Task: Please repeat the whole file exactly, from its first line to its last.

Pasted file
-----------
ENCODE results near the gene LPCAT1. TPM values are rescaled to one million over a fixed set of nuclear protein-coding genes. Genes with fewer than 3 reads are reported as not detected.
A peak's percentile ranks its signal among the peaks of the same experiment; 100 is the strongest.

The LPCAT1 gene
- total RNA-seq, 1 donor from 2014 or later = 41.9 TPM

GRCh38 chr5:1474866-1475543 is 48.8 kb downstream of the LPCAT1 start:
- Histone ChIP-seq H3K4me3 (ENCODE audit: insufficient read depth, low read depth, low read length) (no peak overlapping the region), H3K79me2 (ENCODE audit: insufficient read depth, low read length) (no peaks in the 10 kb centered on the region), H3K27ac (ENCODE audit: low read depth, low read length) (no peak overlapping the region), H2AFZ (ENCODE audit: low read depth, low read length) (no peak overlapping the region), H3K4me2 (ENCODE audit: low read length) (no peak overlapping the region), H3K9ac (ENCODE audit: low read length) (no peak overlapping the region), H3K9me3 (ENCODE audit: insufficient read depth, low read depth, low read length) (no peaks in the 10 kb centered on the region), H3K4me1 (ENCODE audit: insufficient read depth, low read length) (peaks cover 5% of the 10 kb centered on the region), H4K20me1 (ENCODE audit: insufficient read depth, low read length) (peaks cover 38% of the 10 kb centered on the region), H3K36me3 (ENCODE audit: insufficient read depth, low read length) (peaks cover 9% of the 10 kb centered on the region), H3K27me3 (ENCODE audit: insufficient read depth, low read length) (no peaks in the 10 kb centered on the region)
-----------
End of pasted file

ENCODE results near the gene LPCAT1. TPM values are rescaled to one million over a fixed set of nuclear protein-coding genes. Genes with fewer than 3 reads are reported as not detected.
A peak's percentile ranks its signal among the peaks of the same experiment; 100 is the strongest.

The LPCAT1 gene
- total RNA-seq, 1 donor from 2014 or later = 41.9 TPM

GRCh38 chr5:1474866-1475543 is 48.8 kb downstream of the LPCAT1 start:
- Histone ChIP-seq H3K4me3 (ENCODE audit: insufficient read depth, low read depth, low read length) (no peak overlapping the region), H3K79me2 (ENCODE audit: insufficient read depth, low read length) (no peaks in the 10 kb centered on the region), H3K27ac (ENCODE audit: low read depth, low read length) (no peak overlapping the region), H2AFZ (ENCODE audit: low read depth, low read length) (no peak overlapping the region), H3K4me2 (ENCODE audit: low read length) (no peak overlapping the region), H3K9ac (ENCODE audit: low read length) (no peak overlapping the region), H3K9me3 (ENCODE audit: insufficient read depth, low read depth, low read length) (no peaks in the 10 kb centered on the region), H3K4me1 (ENCODE audit: insufficient read depth, low read length) (peaks cover 5% of the 10 kb centered on the region), H4K20me1 (ENCODE audit: insufficient read depth, low read length) (peaks cover 38% of the 10 kb centered on the region), H3K36me3 (ENCODE audit: insufficient read depth, low read length) (peaks cover 9% of the 10 kb centered on the region), H3K27me3 (ENCODE audit: insufficient read depth, low read length) (no peaks in the 10 kb centered on the region)